Part Six – Calvary and the Mass – The Ite, Missa Est

Part Six – Calvary and the Mass – The Ite, Missa Est


by Archbishop Fulton J. Sheen, Ph.D., D.D., LL.D., Litt.D.

“It is finished.”-John 19:30.

OUR Blessed Savior now comes to the Ite, missa est of His Mass, as He utters the cry of triumph: “It is finished.” The work of salvation is finished, but when did it begin? It began back in the agelessness of eternity, when God willed to make man. Ever since the beginning of the world there was a Divine “Impatience” to restore man to the arms of God. The Word was impatient in heaven to be the “Lamb slain from the beginning of the world.” He was impatient in prophetic types and symbols, as His dying face was reflected in a hundred mirrors stretching through all Old Testament history. He was impatient to be the real Isaac carrying the wood of His sacrifice in obedience to the commands of His heavenly Abraham. He was impatient to fulfill the mystic symbol of the Lamb of the Jewish Pasch, who was slain without a single bone of its body being broken.

He was impatient to be the new Abel, slain by his jealous brethren of the race of Cain, that His Blood might cry to Heaven for forgiveness. He was impatient in His mother’s womb, as He saluted His recursor John. He was impatient in the Circumcision, as He anticipated His blood-shedding and received the name of “Savior.” He was impatient at the age of twelve, as He reminded His Mother that He had to be about His Father’s business. He was impatient in His public life, as He said He had a baptism wherewith He was to be baptized and He was “straightened until it be accomplished.” He was impatient in the Garden, as He turned His back to the consoling twelve legions of angels to crimson olive roots with His redemptive Blood. He was impatient at His Last Supper as He anticipated the separation of His Body and Blood under the appearance of bread and wine. And then, impatience closed as the hour of darkness drew near at the end of that Last Supper-He sang. It was the only time He ever sang, the moment He went to His death.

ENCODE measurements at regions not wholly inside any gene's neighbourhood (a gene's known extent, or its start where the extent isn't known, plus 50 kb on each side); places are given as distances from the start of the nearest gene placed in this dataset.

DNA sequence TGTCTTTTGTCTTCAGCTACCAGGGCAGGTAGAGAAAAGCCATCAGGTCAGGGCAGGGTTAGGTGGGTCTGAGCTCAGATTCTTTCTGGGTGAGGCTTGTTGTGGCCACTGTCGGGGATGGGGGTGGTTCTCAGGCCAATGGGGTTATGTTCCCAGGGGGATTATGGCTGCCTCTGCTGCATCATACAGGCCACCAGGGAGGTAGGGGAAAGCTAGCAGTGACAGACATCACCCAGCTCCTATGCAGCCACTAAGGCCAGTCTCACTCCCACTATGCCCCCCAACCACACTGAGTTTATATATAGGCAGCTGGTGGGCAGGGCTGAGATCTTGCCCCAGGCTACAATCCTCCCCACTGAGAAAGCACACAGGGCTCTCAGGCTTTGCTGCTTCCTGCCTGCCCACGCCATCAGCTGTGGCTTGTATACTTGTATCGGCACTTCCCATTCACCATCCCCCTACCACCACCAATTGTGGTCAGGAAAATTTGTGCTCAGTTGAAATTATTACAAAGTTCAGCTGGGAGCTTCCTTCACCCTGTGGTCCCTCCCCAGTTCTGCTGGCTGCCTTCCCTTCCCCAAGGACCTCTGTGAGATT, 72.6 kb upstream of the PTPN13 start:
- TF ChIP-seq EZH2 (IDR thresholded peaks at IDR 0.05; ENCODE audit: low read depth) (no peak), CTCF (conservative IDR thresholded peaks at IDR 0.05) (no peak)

It was a trivial matter for the world if the stars burned brightly, or the mountains stood as symbols of perplexity, or the hills made their tribute to valleys which gave them birth. What was important was that every single word predicted of Him should be true. Heaven and earth would not pass away until every jot and tittle had been fulfilled. There was only a little iota remaining, one tiny little jot; it was a word of David’s about every prediction being fulfilled. Now that all else was fulfilled, He fulfilled that iota; He, the true David, quoted the prophetic David: “It is finished.”

That is finished? The Redemption of man is finished. Love had completed its mission, for Love had done all that it could. There are two things Love can do. Love by its very nature tends to an Incarnation, and every Incarnation tends to a Crucifixion. Does not all true love tend toward an Incarnation? In the order of human love, does not the affection of husband for wife create from their mutual loves the incarnation of their confluent love in the form of a child? Once they have begotten their child, do not they make sacrifices for it, even to the point of death? And thus their love tends to a crucifixion.